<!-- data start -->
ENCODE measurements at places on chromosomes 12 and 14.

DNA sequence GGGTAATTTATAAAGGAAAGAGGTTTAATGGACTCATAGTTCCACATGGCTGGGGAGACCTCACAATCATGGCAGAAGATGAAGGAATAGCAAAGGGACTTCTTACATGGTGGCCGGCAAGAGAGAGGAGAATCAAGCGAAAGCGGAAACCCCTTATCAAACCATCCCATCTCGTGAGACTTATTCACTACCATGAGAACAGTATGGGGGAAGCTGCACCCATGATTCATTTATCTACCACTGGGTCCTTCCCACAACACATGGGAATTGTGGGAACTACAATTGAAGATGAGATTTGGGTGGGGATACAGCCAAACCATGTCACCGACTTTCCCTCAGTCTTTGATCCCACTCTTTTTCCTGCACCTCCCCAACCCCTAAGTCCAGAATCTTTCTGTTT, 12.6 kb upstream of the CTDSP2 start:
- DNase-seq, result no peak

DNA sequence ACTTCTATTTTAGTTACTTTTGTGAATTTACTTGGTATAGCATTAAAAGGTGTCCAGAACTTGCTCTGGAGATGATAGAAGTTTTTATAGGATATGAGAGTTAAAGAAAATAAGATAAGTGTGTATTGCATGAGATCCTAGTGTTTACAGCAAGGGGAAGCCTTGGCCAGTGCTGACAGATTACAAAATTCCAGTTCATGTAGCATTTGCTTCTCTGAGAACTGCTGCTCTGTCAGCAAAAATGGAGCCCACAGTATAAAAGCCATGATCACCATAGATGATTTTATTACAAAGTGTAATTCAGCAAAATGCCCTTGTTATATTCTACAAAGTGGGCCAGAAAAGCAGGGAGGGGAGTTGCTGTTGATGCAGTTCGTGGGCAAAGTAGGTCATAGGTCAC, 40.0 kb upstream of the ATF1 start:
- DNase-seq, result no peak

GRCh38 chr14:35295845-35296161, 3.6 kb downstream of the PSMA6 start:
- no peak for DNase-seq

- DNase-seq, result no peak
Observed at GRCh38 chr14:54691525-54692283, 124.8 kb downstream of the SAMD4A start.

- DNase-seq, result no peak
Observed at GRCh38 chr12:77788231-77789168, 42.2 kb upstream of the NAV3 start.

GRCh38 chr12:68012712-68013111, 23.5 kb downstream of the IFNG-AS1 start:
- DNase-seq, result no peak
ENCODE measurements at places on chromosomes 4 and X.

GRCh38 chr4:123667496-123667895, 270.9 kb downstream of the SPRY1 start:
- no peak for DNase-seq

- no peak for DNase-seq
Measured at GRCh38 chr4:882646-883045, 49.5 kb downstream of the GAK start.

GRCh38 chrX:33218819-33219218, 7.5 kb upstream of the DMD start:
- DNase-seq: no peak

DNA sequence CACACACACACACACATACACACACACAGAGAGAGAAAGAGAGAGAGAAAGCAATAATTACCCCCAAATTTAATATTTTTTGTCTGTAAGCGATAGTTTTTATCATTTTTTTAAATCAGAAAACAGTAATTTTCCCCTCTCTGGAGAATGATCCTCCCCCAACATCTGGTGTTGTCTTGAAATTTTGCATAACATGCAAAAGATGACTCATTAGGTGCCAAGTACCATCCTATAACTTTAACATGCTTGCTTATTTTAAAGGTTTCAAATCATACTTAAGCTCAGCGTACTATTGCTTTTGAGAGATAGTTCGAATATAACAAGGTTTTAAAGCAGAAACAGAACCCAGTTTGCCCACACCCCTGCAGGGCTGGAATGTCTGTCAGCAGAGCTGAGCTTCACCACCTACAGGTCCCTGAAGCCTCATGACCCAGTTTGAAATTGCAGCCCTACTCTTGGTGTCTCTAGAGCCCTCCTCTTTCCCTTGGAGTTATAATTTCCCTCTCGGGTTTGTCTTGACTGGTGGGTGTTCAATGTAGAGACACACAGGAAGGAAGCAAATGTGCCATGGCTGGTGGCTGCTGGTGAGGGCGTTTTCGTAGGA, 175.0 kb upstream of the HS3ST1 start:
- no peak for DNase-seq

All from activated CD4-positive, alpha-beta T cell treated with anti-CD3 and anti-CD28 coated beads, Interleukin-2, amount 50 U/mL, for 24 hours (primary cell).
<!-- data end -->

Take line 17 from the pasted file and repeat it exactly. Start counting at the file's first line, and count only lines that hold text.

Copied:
- no peak for DNase-seq